For the half-year to 31 December 2014, the IPKat's regular team is supplemented by contributions from guest bloggers Rebecca Gulbul, Lucas Michels and Marie-Andrée Weiss.

Regular round-ups of the previous week's blogposts are kindly compiled by Alberto Bellan.

Monday, 29 July 2013

Licensing and working patents in India: an update

As the globe continues to shrink, this Kat wonders at the growing amount of fascinating and indeed commercially important information that speeds his way from readers around the world.  Even with a team of internationally-minded Kats, it's quite impossible to cover everything ourselves, so we are occasionally sometimes often generally always grateful when our friends near and wide come to our assistance.

India is a case in point.  The massive subcontinent, which is literally seething with IP activity of all kinds, is so well covered by our blogging cousins at Spicy IP that we rarely cover any Indian material ourselves. No disrespect is meant on our part, but we do feel the odd pang of guilt at focusing so infrequently on such a major player in IP today.  That's why this Kat is particularly pleased to have received two items from katfriend Michael Lin, from Marks & Clerk's Hong Kong office.  And here they are:
Compulsory licence update 
As many are aware, in 2012 India issued her first compulsory licence (CL) to Natco for Bayer’s anti-cancer drug Nexavar, and this CL was upheld by the Intellectual Property Appellate Board in Spring 2013 (see, for example, here and here).  Also in Spring 2013, BDR Pharmaceuticals, Ltd applied for a CL for Bristol Meyers Squibb’s anti-cancer drug Dasatinib.  This request is still pending.  This may mark the beginning of a trend for Indian companies to start requesting CLs.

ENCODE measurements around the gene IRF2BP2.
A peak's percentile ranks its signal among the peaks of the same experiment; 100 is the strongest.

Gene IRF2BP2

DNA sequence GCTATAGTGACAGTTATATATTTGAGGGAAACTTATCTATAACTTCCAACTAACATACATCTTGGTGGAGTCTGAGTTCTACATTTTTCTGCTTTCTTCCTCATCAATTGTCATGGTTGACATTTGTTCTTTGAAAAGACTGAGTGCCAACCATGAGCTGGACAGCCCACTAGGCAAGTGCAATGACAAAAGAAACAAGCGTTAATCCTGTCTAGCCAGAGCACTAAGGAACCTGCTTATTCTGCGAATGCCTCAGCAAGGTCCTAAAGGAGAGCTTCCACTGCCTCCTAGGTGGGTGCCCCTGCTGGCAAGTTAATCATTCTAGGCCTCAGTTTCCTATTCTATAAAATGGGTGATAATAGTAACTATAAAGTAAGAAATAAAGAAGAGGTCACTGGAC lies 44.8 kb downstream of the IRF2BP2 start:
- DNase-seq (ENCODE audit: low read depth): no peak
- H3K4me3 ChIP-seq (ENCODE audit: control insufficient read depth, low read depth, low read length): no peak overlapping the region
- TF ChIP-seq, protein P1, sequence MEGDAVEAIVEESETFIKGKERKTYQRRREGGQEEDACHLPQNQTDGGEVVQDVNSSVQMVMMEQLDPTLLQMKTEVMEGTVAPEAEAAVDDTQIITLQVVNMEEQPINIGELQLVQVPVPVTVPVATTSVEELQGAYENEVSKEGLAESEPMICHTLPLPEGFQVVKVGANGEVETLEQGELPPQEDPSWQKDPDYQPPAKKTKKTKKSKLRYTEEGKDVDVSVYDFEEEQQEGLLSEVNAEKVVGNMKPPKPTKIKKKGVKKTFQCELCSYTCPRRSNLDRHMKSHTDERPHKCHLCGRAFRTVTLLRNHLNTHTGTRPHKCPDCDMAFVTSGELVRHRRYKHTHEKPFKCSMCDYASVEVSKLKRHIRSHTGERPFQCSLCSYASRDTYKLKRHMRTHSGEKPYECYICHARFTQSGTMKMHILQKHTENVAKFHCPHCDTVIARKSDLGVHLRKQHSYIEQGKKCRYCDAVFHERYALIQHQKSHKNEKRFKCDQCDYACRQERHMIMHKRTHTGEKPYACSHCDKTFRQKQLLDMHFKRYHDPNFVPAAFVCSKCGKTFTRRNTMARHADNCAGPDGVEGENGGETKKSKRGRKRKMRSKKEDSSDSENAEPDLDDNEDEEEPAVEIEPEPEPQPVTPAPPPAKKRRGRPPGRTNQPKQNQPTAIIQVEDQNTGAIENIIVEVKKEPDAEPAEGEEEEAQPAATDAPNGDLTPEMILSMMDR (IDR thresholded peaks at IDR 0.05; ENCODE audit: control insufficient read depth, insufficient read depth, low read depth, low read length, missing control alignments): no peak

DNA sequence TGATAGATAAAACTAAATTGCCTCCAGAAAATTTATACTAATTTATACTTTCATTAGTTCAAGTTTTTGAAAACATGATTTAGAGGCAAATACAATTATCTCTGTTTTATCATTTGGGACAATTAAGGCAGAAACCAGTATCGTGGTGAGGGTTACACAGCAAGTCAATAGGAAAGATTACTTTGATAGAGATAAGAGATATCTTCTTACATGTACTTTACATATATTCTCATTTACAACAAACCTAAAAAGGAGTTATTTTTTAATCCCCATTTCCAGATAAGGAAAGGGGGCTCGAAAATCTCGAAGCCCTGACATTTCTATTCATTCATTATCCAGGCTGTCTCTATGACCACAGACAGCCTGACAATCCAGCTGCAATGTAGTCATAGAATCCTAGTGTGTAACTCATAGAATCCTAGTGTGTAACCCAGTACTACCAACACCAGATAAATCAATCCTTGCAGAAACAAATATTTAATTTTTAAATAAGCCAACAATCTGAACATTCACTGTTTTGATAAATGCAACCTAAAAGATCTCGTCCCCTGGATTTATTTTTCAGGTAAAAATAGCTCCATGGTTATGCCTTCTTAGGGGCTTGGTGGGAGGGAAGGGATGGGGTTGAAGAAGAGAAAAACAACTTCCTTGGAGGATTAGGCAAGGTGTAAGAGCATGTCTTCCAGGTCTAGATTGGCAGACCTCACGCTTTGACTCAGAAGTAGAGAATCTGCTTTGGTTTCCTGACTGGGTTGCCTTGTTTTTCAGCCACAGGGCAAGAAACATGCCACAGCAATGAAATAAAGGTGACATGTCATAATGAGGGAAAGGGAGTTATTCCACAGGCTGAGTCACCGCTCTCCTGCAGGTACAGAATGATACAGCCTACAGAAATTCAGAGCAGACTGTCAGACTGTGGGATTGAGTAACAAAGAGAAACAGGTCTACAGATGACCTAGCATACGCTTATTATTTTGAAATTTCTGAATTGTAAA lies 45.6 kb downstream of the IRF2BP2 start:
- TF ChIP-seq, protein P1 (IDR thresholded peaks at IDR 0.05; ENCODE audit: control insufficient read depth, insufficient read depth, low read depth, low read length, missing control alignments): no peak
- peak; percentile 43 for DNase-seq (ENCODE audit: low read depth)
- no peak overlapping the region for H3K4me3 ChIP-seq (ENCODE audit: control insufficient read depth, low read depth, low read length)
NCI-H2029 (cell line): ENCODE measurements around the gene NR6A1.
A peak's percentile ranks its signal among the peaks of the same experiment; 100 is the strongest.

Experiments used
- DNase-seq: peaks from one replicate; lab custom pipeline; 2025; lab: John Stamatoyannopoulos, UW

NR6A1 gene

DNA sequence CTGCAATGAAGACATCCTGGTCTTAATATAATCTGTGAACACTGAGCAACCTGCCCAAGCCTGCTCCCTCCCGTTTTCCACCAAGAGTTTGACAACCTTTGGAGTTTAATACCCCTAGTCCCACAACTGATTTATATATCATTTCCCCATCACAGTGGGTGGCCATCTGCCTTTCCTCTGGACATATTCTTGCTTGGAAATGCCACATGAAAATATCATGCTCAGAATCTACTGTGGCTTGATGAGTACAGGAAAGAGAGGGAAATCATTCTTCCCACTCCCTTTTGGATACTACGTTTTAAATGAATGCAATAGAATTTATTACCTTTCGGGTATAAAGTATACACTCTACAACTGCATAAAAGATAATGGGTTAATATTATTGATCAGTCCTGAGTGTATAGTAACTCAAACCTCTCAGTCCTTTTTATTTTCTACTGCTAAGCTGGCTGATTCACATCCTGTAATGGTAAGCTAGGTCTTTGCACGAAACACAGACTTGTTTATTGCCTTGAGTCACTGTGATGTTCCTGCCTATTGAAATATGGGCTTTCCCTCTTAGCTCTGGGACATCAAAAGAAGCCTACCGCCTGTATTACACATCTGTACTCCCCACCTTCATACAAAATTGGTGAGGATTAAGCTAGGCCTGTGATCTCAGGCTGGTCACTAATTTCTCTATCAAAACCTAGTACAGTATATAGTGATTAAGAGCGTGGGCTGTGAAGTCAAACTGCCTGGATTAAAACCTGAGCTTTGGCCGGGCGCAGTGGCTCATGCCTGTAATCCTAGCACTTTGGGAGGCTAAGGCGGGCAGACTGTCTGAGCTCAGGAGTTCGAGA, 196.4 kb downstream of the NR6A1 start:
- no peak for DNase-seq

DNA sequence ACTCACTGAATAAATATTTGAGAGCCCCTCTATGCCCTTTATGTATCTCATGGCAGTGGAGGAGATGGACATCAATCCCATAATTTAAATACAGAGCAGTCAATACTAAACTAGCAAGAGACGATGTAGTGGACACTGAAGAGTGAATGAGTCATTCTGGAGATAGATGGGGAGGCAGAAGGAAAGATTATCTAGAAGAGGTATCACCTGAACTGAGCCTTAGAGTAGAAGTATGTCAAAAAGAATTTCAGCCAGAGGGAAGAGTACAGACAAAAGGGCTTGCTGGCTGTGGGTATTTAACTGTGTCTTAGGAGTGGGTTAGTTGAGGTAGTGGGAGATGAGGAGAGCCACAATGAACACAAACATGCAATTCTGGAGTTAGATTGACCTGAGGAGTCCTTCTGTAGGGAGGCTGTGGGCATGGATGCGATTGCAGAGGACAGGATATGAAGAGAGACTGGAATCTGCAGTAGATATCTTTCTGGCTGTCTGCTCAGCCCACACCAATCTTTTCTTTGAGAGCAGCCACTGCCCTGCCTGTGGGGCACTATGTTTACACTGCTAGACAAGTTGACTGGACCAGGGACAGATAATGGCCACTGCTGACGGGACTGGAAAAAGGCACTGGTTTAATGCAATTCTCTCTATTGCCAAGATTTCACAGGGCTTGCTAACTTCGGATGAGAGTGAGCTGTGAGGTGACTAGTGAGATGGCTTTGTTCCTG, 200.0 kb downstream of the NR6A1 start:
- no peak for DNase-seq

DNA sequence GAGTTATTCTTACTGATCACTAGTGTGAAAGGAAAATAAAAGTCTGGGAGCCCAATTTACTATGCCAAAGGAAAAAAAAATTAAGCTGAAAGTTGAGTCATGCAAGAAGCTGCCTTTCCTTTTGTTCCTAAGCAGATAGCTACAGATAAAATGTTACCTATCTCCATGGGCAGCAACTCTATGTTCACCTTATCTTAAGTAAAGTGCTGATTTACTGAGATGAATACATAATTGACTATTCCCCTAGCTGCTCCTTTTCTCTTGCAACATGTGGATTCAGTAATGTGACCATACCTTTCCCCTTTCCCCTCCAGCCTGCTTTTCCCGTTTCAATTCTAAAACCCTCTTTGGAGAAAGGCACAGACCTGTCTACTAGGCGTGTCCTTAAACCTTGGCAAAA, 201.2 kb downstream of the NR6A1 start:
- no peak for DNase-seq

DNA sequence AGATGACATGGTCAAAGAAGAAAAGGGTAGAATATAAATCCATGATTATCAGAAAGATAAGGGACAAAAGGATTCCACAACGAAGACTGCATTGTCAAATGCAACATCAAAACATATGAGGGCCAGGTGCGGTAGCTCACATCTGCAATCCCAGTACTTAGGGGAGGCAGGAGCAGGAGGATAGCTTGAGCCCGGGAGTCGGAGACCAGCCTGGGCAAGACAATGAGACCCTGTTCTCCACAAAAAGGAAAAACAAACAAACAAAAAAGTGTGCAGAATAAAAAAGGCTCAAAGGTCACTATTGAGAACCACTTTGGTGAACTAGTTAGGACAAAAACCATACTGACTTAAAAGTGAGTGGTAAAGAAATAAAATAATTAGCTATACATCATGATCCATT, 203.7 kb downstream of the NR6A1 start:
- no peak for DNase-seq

The Indian Ministry of Health has also stepped into the fray, recommending in March 2013 that the Indian Department of Industrial Policy and Promotion (DIPP) also grant a compulsory licence for local companies to manufacture Trastuzumab (a.k.a. Herclon by Roche, and Herceptin by Genentech) for the treatment of certain breast cancers.  A major argument for the granting of this CL is the fact that the price of Trastuzumab appears to range from £16,500-27,500 per patient in India. Regardless of which end of the range you believe, this cost is far beyond the level at which either the typical Indian individual or insurance policy will be able to pay.
However, the DIPP has decided not to issue a CL for Trastuzumab, as reported by the Times of India on July 23.  Observers feel that the DIPP was likely feeling the heat from the international community and patent holders after granting the CL to Nexavar, on which basis it refused to grant the CL. This resulted in the Indian Ministry of Health then recommending that the Indian Government “break” the patent for Trastuzumab.  
The DIPP also suggested that this is not needed as the relevant patent, presumably IN 205534, is already undergoing post-grant opposition proceedings.  However, as anyone used to practising in India well-knows, opposition proceedings are excruciatingly slow in India; in some cases, the patent may even expire before the opposition proceedings are completed …

************************************************* 
 Statements of Working 
Another Indian practice tidbit is that India has had in its law for a long time the ability under Section 146 of the Patents Act 1970 for the  Controller to require patentees/licensees to submit annual “Statements of Working” (a.k.a., Form 27) which are intended to detail if/how a patent is being used/commercialized in India.  While it is theoretically possible to fine a patentee who has not filed a Form 27, the requirement to file a Statement of Working was routinely ignored by most foreign and domestic companies for many years as few, if any, requests were actually sent out.  About five years ago, the Indian Patent Office (IPO) actually started to request that patentees file updated Form 27s.  Thus the IPO indicated that they were starting to take such forms seriously, and they have reiterated this position every one-to-one-and-a-half years or so.  Even so, I am not aware of any companies actually being fined for failing to submit an appropriate Form 27.